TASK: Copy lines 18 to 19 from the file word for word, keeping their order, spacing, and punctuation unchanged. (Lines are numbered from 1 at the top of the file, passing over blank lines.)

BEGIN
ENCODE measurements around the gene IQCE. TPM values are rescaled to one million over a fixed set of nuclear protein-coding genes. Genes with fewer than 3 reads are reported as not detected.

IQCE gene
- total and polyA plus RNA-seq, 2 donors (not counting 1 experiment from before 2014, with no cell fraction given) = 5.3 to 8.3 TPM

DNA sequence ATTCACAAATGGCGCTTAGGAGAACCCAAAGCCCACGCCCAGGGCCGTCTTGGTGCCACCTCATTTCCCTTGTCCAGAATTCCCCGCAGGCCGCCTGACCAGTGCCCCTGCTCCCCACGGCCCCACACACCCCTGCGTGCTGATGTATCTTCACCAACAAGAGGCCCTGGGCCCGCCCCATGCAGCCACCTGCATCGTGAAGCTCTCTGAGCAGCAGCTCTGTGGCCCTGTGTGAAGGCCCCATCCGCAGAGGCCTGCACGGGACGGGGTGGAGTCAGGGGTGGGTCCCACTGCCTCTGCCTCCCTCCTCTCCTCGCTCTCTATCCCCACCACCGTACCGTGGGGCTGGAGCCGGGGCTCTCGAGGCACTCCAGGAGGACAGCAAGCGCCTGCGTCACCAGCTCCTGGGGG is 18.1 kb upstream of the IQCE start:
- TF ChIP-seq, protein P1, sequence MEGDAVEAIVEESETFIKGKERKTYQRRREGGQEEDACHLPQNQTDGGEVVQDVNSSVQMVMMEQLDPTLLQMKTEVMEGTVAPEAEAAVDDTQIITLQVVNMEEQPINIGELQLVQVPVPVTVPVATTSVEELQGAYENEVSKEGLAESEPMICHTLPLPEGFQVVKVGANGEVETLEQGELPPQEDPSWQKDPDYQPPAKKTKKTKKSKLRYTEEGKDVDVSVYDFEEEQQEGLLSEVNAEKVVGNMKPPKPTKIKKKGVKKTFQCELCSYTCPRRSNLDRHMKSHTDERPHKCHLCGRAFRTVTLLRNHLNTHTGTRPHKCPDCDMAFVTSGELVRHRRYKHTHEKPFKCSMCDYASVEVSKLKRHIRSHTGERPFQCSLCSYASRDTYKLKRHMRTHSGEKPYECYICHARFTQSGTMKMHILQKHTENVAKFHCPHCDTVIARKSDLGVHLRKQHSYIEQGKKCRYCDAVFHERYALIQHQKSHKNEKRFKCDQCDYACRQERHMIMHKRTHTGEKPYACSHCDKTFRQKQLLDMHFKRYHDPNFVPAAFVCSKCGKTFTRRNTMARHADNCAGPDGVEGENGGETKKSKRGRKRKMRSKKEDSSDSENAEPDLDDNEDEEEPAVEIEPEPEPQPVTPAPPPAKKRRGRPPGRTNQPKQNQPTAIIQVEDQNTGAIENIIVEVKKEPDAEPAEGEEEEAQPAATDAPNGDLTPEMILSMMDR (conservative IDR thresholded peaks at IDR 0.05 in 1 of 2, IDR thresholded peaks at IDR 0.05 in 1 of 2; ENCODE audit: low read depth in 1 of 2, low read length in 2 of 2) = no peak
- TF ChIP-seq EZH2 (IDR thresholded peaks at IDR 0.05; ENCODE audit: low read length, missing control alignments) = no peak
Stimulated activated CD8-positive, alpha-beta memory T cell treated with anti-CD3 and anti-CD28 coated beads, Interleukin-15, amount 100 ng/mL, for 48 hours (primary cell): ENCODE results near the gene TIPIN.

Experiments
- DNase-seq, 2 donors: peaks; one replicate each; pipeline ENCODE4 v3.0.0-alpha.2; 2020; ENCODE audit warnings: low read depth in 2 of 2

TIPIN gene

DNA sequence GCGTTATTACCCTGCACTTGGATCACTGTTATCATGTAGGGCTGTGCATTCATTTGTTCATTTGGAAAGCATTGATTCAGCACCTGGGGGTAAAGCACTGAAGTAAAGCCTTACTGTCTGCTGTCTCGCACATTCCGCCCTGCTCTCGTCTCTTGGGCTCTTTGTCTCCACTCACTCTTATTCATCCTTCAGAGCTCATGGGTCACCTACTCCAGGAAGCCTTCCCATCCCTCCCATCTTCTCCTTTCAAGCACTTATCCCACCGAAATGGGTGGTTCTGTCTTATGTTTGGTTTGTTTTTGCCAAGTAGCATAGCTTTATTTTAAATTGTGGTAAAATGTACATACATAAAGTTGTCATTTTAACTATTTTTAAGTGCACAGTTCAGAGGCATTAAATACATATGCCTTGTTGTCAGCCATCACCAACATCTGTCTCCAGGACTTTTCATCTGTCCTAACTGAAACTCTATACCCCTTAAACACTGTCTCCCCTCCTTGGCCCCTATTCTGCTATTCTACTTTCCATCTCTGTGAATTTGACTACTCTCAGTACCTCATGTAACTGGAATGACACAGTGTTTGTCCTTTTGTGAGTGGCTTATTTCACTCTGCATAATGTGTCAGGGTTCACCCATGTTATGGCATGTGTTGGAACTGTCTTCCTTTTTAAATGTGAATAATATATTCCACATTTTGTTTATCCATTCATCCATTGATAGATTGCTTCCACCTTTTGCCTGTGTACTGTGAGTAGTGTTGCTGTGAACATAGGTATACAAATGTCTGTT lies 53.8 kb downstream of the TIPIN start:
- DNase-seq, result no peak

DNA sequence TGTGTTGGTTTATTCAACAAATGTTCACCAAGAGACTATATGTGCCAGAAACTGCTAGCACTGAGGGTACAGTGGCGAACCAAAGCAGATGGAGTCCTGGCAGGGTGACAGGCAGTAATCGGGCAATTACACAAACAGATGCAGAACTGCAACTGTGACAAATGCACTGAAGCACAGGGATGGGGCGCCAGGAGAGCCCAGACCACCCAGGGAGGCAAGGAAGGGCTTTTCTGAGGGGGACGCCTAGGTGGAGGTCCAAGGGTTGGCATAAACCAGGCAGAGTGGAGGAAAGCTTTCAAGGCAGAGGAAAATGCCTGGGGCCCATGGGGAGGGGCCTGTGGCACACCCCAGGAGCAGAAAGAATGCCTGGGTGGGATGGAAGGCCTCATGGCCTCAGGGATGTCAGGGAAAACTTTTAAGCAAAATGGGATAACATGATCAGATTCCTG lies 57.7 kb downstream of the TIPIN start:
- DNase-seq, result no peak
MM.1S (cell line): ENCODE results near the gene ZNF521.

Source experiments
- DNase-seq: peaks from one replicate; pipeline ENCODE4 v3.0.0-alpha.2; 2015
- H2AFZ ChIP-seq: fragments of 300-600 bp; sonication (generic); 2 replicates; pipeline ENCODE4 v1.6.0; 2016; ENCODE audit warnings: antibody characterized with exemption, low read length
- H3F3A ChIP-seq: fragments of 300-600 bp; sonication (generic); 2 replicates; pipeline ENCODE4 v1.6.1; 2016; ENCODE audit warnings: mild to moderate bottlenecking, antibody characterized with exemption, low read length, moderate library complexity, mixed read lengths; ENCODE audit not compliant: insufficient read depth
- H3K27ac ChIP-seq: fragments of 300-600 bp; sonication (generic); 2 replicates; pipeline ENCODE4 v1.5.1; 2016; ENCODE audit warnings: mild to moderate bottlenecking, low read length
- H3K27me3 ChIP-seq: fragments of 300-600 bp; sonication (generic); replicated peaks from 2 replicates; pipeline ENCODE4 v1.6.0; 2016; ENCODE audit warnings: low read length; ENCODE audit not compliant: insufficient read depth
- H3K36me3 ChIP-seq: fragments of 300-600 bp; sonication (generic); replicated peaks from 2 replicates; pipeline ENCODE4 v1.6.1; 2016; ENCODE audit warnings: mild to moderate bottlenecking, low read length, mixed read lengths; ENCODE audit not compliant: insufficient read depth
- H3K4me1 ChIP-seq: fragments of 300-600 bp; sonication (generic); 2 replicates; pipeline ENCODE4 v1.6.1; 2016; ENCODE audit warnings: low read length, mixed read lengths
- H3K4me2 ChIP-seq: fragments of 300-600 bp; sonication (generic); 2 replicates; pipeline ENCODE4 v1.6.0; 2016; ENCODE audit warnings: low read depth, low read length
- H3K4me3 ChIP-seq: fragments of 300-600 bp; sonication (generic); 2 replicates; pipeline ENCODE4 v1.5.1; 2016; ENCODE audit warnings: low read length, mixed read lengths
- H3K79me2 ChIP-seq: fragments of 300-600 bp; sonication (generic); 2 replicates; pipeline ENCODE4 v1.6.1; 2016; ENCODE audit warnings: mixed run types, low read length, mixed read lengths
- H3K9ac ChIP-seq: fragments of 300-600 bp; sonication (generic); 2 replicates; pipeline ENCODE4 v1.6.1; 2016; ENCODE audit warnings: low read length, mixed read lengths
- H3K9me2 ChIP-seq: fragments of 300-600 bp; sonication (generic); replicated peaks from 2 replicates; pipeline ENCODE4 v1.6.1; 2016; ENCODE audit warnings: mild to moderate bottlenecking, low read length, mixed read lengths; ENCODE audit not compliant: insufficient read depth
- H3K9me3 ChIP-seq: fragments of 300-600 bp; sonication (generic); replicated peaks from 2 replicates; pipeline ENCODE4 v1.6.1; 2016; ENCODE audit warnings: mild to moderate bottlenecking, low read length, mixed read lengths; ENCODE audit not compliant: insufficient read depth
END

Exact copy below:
- H2AFZ ChIP-seq: fragments of 300-600 bp; sonication (generic); 2 replicates; pipeline ENCODE4 v1.6.0; 2016; ENCODE audit warnings: antibody characterized with exemption, low read length
- H3F3A ChIP-seq: fragments of 300-600 bp; sonication (generic); 2 replicates; pipeline ENCODE4 v1.6.1; 2016; ENCODE audit warnings: mild to moderate bottlenecking, antibody characterized with exemption, low read length, moderate library complexity, mixed read lengths; ENCODE audit not compliant: insufficient read depth